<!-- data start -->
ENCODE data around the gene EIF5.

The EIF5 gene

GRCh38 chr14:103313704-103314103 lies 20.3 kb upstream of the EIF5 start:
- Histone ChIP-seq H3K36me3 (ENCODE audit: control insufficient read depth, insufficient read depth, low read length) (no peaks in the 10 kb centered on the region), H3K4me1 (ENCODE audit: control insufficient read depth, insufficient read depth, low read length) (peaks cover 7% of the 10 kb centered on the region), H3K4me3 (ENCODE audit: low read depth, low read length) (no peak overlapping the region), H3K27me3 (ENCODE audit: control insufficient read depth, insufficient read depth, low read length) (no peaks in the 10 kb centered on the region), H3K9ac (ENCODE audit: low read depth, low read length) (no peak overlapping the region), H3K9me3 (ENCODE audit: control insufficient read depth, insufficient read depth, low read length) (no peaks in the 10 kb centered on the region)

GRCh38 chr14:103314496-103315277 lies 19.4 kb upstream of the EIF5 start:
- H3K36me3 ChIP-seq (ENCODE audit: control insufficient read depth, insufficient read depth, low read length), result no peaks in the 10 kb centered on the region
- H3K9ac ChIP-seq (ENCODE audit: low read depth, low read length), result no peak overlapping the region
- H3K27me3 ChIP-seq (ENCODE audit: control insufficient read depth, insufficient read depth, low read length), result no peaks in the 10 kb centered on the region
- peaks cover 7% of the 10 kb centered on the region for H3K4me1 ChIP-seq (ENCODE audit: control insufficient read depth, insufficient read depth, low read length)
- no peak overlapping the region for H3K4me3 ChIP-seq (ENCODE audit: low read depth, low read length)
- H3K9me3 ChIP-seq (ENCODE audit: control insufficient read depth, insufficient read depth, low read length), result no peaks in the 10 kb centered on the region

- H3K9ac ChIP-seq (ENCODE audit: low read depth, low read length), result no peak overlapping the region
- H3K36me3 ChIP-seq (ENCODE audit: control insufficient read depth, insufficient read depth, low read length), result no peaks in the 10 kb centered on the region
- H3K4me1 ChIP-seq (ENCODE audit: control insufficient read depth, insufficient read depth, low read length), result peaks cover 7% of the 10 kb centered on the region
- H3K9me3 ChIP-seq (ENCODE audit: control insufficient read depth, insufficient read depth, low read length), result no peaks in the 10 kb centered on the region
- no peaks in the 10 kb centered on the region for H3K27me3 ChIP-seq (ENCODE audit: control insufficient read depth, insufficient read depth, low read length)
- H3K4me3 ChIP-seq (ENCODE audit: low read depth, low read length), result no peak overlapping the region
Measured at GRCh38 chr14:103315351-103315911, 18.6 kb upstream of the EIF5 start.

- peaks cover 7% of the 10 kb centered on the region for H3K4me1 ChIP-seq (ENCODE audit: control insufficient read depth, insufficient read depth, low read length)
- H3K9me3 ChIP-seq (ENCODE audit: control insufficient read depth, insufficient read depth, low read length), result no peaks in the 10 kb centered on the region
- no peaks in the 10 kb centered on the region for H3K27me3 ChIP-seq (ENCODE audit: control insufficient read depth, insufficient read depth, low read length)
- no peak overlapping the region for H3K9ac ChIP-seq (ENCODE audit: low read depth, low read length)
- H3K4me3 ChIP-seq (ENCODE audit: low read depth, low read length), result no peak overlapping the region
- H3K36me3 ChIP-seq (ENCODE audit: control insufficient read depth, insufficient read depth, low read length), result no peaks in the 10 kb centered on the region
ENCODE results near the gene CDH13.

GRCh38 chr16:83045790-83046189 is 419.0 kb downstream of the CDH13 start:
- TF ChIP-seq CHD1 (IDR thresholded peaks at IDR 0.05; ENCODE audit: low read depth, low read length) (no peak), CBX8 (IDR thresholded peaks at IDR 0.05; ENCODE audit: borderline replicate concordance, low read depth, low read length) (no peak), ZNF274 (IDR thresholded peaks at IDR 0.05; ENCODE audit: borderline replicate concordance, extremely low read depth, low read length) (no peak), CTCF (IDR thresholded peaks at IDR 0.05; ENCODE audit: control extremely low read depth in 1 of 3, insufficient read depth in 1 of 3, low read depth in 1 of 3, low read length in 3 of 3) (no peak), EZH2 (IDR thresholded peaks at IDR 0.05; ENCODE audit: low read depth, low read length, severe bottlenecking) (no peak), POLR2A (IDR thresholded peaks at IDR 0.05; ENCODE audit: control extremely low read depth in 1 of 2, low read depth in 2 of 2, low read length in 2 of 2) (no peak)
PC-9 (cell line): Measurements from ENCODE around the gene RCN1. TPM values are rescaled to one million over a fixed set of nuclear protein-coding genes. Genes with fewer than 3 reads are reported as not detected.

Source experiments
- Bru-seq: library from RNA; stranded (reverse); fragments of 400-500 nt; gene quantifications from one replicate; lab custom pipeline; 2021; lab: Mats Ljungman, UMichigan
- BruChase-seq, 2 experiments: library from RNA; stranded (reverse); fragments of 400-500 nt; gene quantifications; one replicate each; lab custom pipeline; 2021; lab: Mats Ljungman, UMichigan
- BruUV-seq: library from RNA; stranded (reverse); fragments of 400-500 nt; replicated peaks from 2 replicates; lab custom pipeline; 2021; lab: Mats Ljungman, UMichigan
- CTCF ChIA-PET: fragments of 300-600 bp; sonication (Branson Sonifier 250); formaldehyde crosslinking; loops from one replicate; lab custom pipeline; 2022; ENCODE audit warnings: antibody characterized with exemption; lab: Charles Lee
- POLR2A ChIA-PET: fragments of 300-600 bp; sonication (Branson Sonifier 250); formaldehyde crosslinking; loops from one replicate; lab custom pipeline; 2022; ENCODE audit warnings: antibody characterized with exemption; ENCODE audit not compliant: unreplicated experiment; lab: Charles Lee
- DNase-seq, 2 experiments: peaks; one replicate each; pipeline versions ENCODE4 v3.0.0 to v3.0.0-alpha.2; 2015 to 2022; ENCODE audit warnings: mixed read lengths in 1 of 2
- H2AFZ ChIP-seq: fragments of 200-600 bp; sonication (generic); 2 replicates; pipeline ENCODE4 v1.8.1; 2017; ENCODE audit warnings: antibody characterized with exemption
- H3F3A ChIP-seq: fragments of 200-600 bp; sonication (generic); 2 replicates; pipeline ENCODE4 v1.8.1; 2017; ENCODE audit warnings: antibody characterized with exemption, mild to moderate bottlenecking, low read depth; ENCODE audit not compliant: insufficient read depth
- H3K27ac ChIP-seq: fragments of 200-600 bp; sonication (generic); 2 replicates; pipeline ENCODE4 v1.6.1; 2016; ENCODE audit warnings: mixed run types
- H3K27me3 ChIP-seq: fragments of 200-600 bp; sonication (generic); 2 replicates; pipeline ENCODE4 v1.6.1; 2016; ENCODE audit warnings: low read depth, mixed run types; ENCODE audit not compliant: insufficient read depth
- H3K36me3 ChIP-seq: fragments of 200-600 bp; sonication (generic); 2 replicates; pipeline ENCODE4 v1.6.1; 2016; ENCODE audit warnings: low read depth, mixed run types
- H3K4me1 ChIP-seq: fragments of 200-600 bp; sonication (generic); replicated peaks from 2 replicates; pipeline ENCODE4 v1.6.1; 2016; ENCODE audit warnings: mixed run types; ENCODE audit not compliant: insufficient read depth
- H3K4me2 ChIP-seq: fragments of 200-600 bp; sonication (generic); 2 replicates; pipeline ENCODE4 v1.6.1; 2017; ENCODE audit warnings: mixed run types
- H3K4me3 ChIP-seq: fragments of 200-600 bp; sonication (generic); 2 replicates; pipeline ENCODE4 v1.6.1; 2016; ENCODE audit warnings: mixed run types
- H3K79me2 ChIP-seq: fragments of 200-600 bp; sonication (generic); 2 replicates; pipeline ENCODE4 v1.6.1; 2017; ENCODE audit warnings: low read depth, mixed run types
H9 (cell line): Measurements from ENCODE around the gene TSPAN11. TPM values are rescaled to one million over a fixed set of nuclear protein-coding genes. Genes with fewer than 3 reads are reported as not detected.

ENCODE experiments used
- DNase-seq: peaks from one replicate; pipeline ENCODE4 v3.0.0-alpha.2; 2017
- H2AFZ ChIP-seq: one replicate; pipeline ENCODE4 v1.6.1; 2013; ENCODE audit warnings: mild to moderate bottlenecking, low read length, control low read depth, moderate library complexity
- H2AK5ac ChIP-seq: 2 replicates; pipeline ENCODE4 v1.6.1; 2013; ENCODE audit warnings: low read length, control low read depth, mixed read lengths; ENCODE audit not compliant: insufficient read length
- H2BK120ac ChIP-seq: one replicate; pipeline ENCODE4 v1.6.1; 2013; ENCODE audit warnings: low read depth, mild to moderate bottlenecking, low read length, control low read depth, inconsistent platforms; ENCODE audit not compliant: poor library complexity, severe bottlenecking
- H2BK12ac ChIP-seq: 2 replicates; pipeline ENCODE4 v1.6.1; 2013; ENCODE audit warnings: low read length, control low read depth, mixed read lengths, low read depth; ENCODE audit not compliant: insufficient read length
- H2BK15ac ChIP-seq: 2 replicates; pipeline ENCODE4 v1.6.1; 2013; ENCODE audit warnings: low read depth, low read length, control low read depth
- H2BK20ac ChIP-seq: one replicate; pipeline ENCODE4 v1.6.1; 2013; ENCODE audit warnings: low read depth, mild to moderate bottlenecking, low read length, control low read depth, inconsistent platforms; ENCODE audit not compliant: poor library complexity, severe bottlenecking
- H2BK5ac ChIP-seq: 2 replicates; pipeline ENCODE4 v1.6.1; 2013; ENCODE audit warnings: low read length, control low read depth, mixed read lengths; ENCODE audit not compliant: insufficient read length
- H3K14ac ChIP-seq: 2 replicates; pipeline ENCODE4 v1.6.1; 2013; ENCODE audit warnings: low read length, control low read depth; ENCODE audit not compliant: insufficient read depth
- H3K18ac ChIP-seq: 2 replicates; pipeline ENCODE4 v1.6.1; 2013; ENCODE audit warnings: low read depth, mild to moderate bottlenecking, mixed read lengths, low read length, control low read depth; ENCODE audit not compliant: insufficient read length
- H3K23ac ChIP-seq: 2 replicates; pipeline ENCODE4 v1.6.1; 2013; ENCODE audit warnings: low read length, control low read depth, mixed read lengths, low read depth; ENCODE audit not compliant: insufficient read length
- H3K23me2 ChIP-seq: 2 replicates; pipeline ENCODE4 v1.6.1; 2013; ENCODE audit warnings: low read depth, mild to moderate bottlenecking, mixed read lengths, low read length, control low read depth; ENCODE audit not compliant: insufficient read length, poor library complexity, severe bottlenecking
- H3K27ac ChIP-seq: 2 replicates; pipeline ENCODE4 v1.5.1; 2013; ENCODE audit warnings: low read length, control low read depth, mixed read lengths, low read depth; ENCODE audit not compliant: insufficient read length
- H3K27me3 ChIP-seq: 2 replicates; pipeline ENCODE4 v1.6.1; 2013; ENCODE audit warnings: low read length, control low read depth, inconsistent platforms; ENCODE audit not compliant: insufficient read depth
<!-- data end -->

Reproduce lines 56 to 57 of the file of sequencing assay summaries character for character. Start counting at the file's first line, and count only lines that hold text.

- H3K18ac ChIP-seq: 2 replicates; pipeline ENCODE4 v1.6.1; 2013; ENCODE audit warnings: low read depth, mild to moderate bottlenecking, mixed read lengths, low read length, control low read depth; ENCODE audit not compliant: insufficient read length
- H3K23ac ChIP-seq: 2 replicates; pipeline ENCODE4 v1.6.1; 2013; ENCODE audit warnings: low read length, control low read depth, mixed read lengths, low read depth; ENCODE audit not compliant: insufficient read length